Lottery-Related Anomalies: The Roles of Reference-Dependent Preferences
51 Pages Posted: 29 Jul 2015 Last revised: 13 Feb 2019
Date Written: June 2015
This paper studies the role of reference-dependent preferences in explaining several anomalies related to lottery-like assets. Recent studies find that lottery-like assets significantly underperform non-lottery-like assets, probably due to investors' unconditional preference for lottery-like assets. The preference for lottery-like assets is usually attributed to investors’ overweighting of small probability events, a feature of prospect theory. We document that lottery-related anomalies are significant only among stocks in which investors have lost money. Among stocks in which investors have profited, evidence for lottery-related anomalies is either very weak or even reversed. We consider several potential explanations for these empirical findings and we provide support for the reference-dependent preference under which investors are averse to losses and prefer lottery-like assets following prior losses as such assets offer a better chance to recover losses. Our findings are robust to five different measures of the lottery feature of stocks and provide a unified framework to understand lottery-related anomalies that are associated with these measures in the literature.
Our findings are particularly interesting and important from a practitioner's perspective. Compared to the vanilla long-short trading strategy based on lottery-like assets, a refined strategy that focuses only on the subset of stocks with prior capital losses yields a significantly larger alpha both economically and statistically. Figure 1 compares the monthly Fama-French three-factor alphas of these two strategies for the five lottery-related measures considered in the paper – maximum daily returns (Maxret), predicted jackpot probability (Jackpotp), expected skewness (Skewexp), failure probability (Deathp), and bankruptcy probability (Oscorep). Taking Maxret as an example, a refined strategy that long low-Maxret stocks and short high-Maxret stocks among the stocks with prior losses generates a monthly alpha of 1.76%. This is an increase of over 200% in investment performance relative to an alpha of 0.52% in a plain long-short strategy.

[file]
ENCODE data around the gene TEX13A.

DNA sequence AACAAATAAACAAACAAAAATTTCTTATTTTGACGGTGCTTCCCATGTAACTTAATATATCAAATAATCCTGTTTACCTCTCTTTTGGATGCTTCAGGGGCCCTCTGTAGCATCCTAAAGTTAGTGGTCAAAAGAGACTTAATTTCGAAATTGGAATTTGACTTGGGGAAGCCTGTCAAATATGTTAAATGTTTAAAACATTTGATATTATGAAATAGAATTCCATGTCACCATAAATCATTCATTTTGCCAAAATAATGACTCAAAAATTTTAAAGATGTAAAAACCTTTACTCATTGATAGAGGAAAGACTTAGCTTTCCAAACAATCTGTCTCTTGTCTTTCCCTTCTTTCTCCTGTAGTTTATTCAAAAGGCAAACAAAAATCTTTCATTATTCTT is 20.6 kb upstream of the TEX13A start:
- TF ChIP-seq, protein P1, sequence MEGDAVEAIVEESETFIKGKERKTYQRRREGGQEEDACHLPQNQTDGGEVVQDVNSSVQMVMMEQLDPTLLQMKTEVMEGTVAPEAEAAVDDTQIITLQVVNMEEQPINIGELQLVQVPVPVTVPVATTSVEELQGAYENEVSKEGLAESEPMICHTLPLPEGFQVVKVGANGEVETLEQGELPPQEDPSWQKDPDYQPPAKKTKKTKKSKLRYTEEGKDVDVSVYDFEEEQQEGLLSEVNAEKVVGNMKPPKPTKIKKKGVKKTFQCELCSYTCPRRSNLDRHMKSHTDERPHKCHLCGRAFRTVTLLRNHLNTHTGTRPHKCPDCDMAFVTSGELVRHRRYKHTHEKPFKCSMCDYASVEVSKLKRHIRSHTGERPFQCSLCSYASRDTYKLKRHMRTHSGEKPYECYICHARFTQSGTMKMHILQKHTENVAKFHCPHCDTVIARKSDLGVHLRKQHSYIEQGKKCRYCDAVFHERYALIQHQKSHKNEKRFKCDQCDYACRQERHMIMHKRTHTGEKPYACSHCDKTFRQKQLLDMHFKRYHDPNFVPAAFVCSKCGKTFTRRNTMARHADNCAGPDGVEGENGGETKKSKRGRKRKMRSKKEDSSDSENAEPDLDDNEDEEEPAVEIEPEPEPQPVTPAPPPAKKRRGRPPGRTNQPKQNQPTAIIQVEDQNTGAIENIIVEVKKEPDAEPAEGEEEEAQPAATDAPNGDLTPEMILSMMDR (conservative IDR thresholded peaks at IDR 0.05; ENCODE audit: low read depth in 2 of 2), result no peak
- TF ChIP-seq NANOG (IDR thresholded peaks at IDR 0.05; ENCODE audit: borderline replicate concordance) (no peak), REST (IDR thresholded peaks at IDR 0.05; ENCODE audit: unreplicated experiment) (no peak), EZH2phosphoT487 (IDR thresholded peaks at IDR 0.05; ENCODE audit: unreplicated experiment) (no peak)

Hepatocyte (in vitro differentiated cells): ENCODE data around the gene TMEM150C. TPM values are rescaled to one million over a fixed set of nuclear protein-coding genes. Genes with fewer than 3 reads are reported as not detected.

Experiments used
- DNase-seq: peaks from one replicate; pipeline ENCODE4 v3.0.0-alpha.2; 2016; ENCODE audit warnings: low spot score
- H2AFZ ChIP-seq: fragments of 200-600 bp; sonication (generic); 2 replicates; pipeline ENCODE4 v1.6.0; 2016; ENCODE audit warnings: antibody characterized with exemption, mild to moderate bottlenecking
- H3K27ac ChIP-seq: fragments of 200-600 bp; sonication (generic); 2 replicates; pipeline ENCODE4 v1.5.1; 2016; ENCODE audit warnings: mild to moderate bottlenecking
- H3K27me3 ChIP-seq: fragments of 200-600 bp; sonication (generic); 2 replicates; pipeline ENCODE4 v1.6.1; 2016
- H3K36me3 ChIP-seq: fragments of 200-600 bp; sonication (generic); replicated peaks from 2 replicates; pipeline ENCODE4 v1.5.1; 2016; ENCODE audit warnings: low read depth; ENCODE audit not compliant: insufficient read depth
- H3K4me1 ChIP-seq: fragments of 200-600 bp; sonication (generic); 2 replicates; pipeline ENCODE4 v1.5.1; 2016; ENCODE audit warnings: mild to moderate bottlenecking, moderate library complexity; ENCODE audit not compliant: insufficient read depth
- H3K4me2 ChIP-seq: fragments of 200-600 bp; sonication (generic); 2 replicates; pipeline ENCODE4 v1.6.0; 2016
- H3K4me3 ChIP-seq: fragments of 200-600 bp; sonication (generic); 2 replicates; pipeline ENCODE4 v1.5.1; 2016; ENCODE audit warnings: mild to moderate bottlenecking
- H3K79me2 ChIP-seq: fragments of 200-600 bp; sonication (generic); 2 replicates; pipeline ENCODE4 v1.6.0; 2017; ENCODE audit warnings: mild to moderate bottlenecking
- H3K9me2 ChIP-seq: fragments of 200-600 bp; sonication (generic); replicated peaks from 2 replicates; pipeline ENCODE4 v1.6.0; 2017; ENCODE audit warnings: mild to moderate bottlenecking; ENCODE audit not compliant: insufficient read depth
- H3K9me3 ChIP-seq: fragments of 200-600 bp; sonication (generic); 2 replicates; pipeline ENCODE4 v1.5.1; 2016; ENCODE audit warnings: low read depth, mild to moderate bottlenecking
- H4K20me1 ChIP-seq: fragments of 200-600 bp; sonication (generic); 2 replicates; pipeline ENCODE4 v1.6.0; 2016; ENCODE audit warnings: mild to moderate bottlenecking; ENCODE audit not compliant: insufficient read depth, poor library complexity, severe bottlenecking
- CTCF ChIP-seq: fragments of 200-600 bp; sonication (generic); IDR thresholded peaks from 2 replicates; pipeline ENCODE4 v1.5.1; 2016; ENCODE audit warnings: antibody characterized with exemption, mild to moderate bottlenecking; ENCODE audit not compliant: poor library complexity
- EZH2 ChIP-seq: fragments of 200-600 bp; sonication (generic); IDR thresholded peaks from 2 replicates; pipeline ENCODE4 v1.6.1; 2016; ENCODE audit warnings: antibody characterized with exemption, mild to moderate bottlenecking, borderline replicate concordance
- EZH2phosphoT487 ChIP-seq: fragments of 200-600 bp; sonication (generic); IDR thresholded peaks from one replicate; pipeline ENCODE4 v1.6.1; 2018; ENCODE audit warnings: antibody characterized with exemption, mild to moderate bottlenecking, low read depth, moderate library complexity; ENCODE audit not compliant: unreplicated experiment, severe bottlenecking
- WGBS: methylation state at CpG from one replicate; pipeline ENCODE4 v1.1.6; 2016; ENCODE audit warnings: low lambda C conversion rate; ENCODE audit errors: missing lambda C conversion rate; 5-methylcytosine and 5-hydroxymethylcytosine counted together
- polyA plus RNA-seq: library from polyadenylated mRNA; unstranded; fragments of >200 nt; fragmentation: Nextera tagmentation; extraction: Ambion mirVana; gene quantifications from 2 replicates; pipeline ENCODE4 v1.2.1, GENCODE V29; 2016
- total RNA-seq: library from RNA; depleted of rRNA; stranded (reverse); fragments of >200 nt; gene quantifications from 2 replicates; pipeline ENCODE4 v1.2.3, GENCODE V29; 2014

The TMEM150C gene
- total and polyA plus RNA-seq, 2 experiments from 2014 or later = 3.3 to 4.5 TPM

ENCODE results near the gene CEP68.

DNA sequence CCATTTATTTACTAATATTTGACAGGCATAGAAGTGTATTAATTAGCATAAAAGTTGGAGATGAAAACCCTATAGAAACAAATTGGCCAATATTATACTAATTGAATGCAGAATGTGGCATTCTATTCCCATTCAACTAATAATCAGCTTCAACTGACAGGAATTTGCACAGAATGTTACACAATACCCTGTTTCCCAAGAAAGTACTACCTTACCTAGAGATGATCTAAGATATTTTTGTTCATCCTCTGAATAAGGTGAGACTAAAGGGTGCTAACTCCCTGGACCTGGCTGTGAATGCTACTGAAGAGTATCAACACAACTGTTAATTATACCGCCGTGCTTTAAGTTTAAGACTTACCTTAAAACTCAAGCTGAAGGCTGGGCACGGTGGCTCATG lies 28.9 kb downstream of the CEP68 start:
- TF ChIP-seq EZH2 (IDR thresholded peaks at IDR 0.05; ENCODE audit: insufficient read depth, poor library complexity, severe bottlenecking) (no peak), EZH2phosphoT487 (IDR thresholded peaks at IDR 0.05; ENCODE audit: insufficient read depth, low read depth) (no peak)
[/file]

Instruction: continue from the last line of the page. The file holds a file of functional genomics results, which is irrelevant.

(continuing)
Finally, our results are robust to different subsamples, such as the exclusion of highly illiquid stocks, low price stocks, or NASDAQ stocks. This alleviates the concern about the high transaction costs related to trading such stocks and it suggests that our findings can be implemented in practice.
Keywords: prospect theory, lottery, reference point, skewness, default, failure probability, capital gains overhang
JEL Classification: G02, G12, G14
Suggested Citation: Suggested Citation